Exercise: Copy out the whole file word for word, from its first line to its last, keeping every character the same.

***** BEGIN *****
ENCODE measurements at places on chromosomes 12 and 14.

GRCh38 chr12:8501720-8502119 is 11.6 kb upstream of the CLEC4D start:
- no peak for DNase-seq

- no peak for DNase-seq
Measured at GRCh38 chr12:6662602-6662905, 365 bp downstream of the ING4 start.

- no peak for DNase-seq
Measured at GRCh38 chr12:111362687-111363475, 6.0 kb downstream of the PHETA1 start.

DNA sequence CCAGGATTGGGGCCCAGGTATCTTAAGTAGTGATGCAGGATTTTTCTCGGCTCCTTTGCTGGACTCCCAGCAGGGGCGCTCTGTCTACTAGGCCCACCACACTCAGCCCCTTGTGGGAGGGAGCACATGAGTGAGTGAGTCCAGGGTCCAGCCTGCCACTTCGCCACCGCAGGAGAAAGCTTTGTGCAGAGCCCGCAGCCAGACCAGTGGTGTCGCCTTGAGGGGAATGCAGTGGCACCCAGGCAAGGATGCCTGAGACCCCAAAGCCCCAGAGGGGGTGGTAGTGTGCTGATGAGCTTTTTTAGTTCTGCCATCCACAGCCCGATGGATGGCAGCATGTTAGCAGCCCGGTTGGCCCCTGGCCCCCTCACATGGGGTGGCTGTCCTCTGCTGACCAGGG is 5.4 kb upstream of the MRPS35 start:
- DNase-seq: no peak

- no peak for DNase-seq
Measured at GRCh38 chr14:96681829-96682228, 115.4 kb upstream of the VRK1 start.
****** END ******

ENCODE measurements at places on chromosomes 12 and 14.

GRCh38 chr12:8501720-8502119 is 11.6 kb upstream of the CLEC4D start:
- no peak for DNase-seq

- no peak for DNase-seq
Measured at GRCh38 chr12:6662602-6662905, 365 bp downstream of the ING4 start.

- no peak for DNase-seq
Measured at GRCh38 chr12:111362687-111363475, 6.0 kb downstream of the PHETA1 start.

DNA sequence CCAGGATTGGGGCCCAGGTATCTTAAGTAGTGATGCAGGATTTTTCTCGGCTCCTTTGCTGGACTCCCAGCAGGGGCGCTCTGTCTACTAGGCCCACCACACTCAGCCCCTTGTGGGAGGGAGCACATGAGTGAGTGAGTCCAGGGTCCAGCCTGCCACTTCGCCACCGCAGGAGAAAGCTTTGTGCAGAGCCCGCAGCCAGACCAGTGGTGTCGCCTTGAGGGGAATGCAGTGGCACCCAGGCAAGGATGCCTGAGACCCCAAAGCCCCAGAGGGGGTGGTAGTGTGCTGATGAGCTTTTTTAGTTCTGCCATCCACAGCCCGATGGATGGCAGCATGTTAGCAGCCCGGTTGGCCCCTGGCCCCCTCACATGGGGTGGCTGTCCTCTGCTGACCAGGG is 5.4 kb upstream of the MRPS35 start:
- DNase-seq: no peak

- no peak for DNase-seq
Measured at GRCh38 chr14:96681829-96682228, 115.4 kb upstream of the VRK1 start.